Image Image Image Image Image Image Image Image Image Image
Scroll to top


No Comments

The Dirtiest Word in the English Language is Not the ‘F’ Word

The Dirtiest Word in the English Language is Not the ‘F’ Word
Jonathan Engel

I am not a prude, I do cuss at times, sometimes probably too much.  But in all deference to the F word, the dirtiest word(s) in the English Language are actually personal responsibility.  Give me a chance to elaborate here.


We live in a country that might be the wealthiest in the world, we have supposedly the best medical care on the planet and as a country we are sicker than ever.  Yes, I blame a large part of that on the food industry that puts so many forms of sugar in food that it’s outright disgusting.


Heart disease and diabetes are now considered inflammatory disease and according to Robert Lustig, sugar is the number one reason for an over reactive immune system.



The Apathy/Personal Choice Paradox


After 33 years as a dentist, having listened to patients over the years, I feel that most Americans when faced with a medical issue would rather the paramedics show up, fix them without going to the hospital and then give them a magic pill so they don’t have to change their lifestyle.  Don’t you dare utter those dirty words (personal responsibility) in their direction- that is offensive!


But then when leaders step in to help the apathetic public make better choices, they cling to their right to choose. Remember when NY mayor Bloomberg wanted to limit the size of soda sold?


Let me ask you this, would you let your kid play Russian roulette?  Of course not! But this country insists they should have the choice of food. It seems to me that equates to a really a long game of Russian roulette.

How does dentistry fit?

I think we can all agree that dental hygiene is the oldest form of preventive care in our country; it is over 100 years old.  And yet, if you look at the statistics, preventive tactics have been an utter failure.  Is it because hygienists can’t do their job? Absolutely not!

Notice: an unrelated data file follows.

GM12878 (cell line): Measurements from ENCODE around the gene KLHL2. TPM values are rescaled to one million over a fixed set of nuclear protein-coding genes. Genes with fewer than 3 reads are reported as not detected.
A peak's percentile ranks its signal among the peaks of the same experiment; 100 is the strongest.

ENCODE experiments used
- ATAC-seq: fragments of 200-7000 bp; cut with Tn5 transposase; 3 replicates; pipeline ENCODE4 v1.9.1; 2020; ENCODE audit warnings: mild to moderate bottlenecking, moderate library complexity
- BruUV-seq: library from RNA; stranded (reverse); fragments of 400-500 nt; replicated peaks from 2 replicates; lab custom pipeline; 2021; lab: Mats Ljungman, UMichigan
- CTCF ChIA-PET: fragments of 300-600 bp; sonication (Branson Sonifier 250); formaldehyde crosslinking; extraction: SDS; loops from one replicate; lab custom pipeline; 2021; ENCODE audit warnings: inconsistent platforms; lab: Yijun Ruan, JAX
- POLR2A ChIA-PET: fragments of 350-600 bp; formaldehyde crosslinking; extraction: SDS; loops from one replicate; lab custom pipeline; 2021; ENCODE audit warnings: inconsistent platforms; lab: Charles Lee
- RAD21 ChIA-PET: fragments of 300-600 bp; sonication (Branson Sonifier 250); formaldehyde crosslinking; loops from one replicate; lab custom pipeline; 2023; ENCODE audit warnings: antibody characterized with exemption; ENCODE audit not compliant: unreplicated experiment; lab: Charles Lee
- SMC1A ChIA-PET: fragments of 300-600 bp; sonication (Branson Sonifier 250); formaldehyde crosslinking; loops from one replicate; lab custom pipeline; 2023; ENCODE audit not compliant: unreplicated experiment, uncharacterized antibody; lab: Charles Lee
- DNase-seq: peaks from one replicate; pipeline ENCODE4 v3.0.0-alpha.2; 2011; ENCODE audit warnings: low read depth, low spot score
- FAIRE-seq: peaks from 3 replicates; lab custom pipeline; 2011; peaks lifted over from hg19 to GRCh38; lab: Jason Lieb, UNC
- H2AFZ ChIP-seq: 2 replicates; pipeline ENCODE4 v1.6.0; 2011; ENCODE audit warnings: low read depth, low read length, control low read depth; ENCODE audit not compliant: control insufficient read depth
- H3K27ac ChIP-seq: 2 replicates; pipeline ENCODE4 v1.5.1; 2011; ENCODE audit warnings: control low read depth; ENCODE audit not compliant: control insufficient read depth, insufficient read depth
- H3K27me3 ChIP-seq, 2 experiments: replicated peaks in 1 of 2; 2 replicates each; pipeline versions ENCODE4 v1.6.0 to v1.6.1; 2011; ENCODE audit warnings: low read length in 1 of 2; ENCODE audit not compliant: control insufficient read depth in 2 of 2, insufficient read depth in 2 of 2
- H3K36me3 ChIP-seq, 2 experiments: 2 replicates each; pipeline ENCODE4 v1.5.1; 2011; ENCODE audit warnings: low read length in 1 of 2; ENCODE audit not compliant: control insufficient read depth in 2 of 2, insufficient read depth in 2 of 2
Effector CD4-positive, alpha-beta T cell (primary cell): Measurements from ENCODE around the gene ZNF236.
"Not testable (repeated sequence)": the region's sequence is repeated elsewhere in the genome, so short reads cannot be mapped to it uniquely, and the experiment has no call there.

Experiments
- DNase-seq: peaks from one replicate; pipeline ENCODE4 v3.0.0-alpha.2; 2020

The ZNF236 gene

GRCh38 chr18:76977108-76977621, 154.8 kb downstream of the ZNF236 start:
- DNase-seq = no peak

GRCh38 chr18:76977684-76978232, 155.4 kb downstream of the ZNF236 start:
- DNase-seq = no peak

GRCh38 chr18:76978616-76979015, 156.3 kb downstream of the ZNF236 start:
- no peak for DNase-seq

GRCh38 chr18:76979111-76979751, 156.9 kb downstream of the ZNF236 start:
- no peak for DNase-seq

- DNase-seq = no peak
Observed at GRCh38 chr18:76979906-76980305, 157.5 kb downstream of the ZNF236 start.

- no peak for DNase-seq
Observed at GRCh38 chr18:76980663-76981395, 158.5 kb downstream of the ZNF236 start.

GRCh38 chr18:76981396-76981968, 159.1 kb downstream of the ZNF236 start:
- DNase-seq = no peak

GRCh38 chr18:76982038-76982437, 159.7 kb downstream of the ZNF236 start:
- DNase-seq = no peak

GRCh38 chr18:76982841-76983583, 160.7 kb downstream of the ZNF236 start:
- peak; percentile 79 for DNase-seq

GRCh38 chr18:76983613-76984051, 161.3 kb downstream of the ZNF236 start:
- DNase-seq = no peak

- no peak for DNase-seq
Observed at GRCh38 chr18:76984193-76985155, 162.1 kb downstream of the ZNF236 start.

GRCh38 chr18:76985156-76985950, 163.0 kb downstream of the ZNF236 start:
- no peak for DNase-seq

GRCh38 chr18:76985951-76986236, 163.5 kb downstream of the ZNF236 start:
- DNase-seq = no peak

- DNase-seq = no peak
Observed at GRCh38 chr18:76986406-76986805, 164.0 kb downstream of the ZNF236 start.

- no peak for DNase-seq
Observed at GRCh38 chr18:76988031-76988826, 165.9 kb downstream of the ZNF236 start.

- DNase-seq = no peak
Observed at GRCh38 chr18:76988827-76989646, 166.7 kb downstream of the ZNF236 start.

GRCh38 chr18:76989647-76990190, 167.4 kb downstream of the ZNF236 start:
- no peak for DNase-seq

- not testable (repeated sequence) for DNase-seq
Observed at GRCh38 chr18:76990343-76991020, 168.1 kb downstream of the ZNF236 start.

It is because (to be blunt) the public just doesn’t care.


Now maybe the new research linking the oral and systemic system might start making an impact…but I have learned not to hold my breath.


I have been practicing for over 33 years, for the first 30 years I would take it personally when patients didn’t take my recommendations; after all they were seeking my advice as their health care practitioner.


I know it is a little late in life, but I discovered that no matter how passionate I am about something I can’t make people change to conform to my vision of their health care. Either they want to change or they don’t.


Are YOU who you should be?

What I have learned is that I can only lead by example.  You can often see my walking around the office with a softpik in my mouth.  I eat well and exercise.  My patients see me walk the walk after I talk the talk.


My challenge to you is this:


Look at yourself.  Are you really a picture of health?  Or does your message conflict with who you present to them?  If you do not look like the picture of health why would a patient listen to you, it’s like saying “do what I say not what I do”, and that, my friends—we know doesn’t work


Health care reform starts with each of us.  Let’s lead by example and be the profession that embraces those dirty words: personal responsibility.


Share on Facebook0Tweet about this on Twitter0Google+0Share on LinkedIn0Email to someone